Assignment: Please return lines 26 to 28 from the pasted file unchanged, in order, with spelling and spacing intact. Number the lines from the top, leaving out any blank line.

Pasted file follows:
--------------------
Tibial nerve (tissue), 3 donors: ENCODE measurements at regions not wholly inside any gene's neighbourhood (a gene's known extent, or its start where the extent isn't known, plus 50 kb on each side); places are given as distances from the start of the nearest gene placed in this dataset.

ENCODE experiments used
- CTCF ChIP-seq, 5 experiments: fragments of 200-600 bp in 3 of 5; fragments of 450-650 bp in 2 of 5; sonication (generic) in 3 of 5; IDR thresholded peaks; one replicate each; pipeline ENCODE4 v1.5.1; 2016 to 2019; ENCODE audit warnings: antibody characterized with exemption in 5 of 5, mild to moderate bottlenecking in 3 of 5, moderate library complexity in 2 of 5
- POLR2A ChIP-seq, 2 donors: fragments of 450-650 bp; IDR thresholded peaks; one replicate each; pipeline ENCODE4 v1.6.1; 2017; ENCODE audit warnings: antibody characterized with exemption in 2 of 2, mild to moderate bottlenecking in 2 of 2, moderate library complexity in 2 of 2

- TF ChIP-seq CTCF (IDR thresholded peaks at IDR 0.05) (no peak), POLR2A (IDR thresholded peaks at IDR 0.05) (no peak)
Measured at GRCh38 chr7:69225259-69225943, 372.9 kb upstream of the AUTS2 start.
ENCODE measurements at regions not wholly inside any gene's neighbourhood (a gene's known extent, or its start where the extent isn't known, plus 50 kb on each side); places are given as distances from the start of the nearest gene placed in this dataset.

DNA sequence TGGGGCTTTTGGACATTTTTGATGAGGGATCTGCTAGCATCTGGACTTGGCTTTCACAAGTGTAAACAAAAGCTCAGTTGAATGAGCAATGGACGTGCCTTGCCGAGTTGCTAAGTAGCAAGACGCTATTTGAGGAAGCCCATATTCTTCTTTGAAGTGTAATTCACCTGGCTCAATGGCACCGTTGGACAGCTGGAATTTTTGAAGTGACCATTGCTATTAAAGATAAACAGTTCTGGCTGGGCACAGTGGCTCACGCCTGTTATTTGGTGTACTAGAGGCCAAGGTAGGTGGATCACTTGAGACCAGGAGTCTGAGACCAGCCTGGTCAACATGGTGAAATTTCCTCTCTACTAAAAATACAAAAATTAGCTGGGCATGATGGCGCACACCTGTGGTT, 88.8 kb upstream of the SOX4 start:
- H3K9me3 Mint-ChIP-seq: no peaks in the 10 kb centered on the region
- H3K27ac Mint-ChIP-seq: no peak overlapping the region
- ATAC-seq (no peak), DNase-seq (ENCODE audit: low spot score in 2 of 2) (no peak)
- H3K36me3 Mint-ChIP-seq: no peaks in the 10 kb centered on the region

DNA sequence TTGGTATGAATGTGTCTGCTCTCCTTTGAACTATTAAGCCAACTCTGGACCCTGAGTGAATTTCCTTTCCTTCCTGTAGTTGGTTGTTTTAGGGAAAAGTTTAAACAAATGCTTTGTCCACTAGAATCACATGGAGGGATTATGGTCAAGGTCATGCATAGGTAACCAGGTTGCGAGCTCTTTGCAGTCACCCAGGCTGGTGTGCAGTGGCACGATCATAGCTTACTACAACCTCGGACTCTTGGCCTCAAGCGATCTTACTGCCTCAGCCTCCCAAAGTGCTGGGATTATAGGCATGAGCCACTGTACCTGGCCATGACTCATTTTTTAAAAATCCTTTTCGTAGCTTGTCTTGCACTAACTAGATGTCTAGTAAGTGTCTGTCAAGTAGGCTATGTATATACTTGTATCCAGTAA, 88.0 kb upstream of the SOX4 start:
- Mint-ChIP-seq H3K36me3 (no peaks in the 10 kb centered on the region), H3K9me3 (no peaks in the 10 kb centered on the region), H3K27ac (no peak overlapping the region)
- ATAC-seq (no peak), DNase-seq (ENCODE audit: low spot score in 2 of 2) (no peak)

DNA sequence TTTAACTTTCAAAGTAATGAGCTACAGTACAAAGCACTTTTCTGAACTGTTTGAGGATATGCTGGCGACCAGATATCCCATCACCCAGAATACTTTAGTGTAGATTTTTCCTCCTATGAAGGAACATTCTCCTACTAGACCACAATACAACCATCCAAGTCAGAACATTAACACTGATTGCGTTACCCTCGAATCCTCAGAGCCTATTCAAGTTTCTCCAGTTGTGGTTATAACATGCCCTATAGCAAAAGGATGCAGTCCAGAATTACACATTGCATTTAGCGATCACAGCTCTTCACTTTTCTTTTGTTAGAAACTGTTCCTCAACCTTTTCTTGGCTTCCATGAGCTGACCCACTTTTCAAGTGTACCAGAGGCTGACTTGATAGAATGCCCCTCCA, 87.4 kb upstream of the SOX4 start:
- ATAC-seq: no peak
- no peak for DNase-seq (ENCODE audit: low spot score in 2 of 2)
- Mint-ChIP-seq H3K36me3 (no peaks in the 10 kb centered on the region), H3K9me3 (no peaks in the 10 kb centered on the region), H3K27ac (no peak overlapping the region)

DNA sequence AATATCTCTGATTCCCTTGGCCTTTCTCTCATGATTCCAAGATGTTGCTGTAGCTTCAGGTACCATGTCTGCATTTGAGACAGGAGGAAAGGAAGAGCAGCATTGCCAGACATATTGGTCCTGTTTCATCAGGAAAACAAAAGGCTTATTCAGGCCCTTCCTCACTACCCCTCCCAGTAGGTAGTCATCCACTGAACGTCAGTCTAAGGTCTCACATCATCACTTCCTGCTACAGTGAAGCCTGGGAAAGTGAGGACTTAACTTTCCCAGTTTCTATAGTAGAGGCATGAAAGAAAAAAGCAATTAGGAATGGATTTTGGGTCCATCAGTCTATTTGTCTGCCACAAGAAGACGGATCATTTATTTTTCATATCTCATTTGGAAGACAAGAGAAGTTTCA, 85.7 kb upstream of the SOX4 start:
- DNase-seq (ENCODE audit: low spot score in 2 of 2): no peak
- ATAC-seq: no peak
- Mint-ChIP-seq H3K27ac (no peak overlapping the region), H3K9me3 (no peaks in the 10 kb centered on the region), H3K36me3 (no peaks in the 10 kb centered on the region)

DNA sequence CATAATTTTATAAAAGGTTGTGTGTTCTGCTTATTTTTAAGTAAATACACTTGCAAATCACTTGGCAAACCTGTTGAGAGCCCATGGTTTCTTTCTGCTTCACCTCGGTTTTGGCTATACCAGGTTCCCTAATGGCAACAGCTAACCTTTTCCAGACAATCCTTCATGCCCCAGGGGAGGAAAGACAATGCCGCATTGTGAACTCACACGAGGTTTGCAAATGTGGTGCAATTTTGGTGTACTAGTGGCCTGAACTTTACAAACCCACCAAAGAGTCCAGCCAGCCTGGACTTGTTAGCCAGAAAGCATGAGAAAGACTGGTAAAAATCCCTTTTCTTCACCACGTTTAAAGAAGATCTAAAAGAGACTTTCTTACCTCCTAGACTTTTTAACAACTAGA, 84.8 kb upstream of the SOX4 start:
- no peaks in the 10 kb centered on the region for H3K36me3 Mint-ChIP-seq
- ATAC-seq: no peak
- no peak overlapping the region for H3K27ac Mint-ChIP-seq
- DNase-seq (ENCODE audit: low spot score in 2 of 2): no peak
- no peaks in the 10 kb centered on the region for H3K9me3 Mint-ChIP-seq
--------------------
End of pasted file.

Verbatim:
- ATAC-seq: no peak
- no peak overlapping the region for H3K27ac Mint-ChIP-seq
- DNase-seq (ENCODE audit: low spot score in 2 of 2): no peak